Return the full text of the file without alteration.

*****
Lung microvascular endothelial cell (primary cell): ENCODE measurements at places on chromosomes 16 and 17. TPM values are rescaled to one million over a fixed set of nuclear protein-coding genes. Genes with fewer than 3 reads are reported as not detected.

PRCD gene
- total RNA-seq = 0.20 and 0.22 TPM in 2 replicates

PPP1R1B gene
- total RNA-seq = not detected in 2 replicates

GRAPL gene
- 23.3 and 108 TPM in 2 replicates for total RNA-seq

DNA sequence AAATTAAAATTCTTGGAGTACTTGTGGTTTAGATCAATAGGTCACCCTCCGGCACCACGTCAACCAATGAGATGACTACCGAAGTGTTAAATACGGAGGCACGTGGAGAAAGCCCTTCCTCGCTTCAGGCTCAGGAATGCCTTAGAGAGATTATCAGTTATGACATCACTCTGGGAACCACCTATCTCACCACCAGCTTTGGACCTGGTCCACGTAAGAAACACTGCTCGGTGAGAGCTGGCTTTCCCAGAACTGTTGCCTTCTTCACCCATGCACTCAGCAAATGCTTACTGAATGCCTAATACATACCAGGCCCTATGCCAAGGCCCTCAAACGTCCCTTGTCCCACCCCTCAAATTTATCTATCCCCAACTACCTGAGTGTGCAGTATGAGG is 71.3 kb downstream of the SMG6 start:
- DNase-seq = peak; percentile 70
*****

Lung microvascular endothelial cell (primary cell): ENCODE measurements at places on chromosomes 16 and 17. TPM values are rescaled to one million over a fixed set of nuclear protein-coding genes. Genes with fewer than 3 reads are reported as not detected.

PRCD gene
- total RNA-seq = 0.20 and 0.22 TPM in 2 replicates

PPP1R1B gene
- total RNA-seq = not detected in 2 replicates

GRAPL gene
- 23.3 and 108 TPM in 2 replicates for total RNA-seq

DNA sequence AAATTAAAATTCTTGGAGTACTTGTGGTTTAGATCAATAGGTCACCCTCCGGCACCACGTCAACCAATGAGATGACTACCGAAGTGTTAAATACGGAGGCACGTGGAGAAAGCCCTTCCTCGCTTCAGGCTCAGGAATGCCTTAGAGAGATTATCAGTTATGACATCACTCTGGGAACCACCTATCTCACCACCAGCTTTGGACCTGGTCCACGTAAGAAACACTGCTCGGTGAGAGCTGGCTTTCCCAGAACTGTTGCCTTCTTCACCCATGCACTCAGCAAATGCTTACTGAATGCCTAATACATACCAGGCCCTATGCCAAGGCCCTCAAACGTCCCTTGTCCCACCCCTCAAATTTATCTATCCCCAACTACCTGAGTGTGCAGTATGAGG is 71.3 kb downstream of the SMG6 start:
- DNase-seq = peak; percentile 70